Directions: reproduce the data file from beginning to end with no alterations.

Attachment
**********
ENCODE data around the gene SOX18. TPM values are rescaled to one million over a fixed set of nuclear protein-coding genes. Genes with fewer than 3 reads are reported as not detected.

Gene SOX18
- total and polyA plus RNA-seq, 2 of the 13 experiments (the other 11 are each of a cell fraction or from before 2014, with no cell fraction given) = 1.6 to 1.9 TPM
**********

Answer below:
ENCODE data around the gene SOX18. TPM values are rescaled to one million over a fixed set of nuclear protein-coding genes. Genes with fewer than 3 reads are reported as not detected.

Gene SOX18
- total and polyA plus RNA-seq, 2 of the 13 experiments (the other 11 are each of a cell fraction or from before 2014, with no cell fraction given) = 1.6 to 1.9 TPM